Friday, January 23, 2009
The Color Ring
Tonight's movie: Ang Lee's Lust, Caution from 2007.
The story comes from a 50s novella by the late Chinese author Eileen Chang, and takes place in Hong Kong in the late 1930s and Shanghai a few years later. Hong Kong is under Japanese occupation, and the film follows a small group of Chinese college students who form a resistance cell. The students meet as members of a theatre troup whose fervor is stoked by several patriotic plays they produce, spurring them to make a more concrete contribution to their country's aims. Their plan as a resistance cell is to lure a Chinese official who is collaborating with the Japanese occupiers into a trap where they will assassinate him.
A beautiful young woman (Chinese actor Tang Wei) is enlisted to seduce the official (Hong Kong actor Tony Leung) as a means of separating him from his security. But the infiltration effort takes months and careful coordination to effect, with the young woman having to befriend the official's wife and become a regular house guest. The official is ruthless and powerful and very well protected, and the risks involved for everybody very quickly rise up into the red zone. The plan is complicated by the young woman's unanticipated sexual awakening at the hands of the older man. The story is really the young woman's story, and her naivety--and that of her young, ideological fellow group members--means that the sacrifices required of her are quite unforseen. And so the story takes her in a very short span from carefree teenager to a careworn adult who is playing with the highest possible stakes.
The all-Chinese (or all Chinese-speaking) cast is first rate, and Ang Lee (Crouching Tiger, Hidden Dragon; Brokeback Mountain) gives fantastic direction. The film is beautiful to look at and has a taut inevitability like a guillotine blade falling in slow motion. There's a nice period look (the authenticity of which I cannot comment upon as the setting is so foreign), but the film is really driven by quite spectacular performances from the leading players. Tang Wei is particularly magnetic as a demure slip of a girl who, as it happens, has an iron core. She is in virtually every scene, and the strength of her performance carries the whole film. She plays beautifully off of Tony Leung's official, who seems her mirror-image: steely and inscrutable on the outside but with a soft center which only the young woman manages to reach. There is also an excellent performance from the leader of the student group (played by Taiwanese musical megastar Wang Lee-Hom) who is secretly in love with the woman but must follow his first allegiance to the mission.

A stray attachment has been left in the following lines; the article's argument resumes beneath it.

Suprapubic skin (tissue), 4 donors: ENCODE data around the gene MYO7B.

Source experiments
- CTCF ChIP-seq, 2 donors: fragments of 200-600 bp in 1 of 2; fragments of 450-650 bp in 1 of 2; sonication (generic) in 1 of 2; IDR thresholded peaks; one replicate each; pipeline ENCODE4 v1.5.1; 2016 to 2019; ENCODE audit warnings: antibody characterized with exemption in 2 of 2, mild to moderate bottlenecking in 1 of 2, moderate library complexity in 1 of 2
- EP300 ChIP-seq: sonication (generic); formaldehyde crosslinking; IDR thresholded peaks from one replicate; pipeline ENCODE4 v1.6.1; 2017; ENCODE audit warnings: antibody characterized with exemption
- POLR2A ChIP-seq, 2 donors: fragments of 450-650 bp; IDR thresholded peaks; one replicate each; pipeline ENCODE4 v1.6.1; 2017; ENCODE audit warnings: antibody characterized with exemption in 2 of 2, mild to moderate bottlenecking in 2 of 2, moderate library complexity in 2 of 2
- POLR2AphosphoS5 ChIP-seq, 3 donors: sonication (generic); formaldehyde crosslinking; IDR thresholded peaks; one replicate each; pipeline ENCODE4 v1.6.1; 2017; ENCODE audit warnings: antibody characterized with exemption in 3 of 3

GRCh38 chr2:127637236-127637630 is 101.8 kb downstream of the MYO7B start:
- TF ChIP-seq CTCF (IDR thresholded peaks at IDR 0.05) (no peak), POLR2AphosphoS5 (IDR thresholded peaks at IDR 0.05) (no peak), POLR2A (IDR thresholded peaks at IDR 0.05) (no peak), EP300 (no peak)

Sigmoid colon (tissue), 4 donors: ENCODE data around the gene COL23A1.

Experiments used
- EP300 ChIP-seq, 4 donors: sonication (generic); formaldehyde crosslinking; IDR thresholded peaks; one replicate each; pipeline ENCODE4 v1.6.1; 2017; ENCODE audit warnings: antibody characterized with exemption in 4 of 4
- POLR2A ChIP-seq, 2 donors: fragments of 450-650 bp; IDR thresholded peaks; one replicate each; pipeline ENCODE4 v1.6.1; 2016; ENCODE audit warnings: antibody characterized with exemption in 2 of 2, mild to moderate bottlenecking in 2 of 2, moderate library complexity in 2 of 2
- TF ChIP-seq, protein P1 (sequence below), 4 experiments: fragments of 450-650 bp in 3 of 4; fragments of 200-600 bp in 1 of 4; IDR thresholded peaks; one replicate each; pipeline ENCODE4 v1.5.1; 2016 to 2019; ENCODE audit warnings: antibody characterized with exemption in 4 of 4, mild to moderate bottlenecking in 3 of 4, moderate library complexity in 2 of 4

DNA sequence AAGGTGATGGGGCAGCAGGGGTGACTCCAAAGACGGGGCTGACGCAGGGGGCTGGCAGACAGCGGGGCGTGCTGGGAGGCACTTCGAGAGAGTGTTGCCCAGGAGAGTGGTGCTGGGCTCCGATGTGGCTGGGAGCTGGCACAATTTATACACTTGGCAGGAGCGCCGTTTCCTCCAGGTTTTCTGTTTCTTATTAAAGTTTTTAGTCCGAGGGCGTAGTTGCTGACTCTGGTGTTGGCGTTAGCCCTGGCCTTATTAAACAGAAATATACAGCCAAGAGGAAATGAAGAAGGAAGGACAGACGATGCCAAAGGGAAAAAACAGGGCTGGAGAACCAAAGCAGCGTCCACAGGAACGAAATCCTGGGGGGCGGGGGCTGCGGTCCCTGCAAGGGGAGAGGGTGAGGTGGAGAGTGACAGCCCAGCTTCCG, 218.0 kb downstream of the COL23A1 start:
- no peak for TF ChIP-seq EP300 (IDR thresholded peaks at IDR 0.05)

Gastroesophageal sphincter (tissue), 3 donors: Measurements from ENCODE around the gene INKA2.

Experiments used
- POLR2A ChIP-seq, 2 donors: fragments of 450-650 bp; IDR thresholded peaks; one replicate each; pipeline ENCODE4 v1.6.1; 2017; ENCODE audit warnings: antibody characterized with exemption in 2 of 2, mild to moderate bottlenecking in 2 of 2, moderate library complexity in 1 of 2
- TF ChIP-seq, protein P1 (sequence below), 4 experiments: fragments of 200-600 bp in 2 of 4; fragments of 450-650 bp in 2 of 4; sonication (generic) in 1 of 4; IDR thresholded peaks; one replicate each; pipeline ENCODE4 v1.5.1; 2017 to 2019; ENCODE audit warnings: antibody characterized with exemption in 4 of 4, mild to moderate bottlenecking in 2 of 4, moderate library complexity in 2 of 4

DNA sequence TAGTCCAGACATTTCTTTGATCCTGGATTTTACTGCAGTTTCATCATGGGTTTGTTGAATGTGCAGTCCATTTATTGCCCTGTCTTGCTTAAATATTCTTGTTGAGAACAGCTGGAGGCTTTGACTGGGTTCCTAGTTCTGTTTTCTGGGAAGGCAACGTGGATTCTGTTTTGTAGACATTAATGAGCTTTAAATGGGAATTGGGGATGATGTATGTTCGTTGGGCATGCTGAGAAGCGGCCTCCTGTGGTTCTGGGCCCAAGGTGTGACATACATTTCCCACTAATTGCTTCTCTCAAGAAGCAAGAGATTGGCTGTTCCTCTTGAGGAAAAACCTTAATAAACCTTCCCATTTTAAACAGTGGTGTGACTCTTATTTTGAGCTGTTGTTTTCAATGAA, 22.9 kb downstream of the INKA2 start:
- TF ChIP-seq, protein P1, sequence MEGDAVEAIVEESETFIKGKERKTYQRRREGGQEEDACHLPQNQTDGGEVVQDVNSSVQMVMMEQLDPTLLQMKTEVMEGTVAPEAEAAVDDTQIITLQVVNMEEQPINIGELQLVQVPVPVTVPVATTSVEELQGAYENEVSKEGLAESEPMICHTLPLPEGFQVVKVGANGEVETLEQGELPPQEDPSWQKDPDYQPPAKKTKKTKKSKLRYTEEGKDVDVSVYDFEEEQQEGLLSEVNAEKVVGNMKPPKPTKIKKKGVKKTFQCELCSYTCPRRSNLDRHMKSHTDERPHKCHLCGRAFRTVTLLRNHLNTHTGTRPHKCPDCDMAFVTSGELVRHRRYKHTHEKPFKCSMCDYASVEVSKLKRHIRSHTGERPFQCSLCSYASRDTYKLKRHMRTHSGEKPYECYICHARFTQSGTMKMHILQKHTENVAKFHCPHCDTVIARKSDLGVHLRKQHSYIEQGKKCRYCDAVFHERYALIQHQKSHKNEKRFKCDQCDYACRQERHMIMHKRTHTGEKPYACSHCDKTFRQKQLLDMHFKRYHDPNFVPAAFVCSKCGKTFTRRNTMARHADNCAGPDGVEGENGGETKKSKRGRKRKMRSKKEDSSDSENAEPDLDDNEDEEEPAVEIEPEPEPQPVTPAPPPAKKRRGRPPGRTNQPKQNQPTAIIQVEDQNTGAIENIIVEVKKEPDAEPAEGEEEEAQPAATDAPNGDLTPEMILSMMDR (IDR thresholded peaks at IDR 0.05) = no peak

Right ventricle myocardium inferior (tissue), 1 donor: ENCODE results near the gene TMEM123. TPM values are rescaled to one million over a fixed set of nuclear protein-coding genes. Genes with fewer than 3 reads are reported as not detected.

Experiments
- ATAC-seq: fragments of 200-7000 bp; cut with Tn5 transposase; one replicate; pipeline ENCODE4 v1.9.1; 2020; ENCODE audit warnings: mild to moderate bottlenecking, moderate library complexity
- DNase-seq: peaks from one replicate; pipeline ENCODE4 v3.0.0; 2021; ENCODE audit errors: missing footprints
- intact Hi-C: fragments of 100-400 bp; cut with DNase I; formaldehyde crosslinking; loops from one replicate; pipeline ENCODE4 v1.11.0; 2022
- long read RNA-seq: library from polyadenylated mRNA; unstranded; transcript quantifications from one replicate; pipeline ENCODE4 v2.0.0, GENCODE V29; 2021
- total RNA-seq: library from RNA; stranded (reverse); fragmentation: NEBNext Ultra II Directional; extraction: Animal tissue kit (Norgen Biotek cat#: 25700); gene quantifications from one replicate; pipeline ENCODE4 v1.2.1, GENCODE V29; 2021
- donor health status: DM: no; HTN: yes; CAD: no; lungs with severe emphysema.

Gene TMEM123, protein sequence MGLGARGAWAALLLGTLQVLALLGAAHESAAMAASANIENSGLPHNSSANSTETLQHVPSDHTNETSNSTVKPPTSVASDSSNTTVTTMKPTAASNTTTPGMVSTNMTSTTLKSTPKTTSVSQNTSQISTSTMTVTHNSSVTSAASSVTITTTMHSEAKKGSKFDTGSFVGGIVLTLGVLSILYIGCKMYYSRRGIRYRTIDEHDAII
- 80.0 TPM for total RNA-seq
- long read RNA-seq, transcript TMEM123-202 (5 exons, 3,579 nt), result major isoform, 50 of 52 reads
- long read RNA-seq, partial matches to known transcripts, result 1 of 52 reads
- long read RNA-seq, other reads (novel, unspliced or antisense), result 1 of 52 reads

The film is subtitled, and some of the lines flash past with such rapidity that I had to back up the DVD to catch them--obviously, this would have hampered the experience in the theater. But the broad strokes, and even much of the detail, are clear to the audience in context. There are several graphic, full-frontal-nudity sex scenes in the film, earning it an NC-17 rating here, and causing a number of edited releases in other parts of the world. The graphic nature of these scenes make it difficult to judge their tastefulness; I guess it depends on one's squeamishness about sex scenes. (I was watching at work, which required a bit of strategizing, as it's clearly NSFW material.) But there's nothing gratuitous about the scenes, and they are responsible for establishing the deep bond between the lead characters when there are relatively few lines to accomplish the job.
War, espionage, love and betrayal, subterfuge: the story has all the ingredients for a first-rate pot-boiler. It took me a few moments to settle into the film's vibe with the subtitles, but I was absolutely captivated by then. I'm planning to rewatch it again this weekend.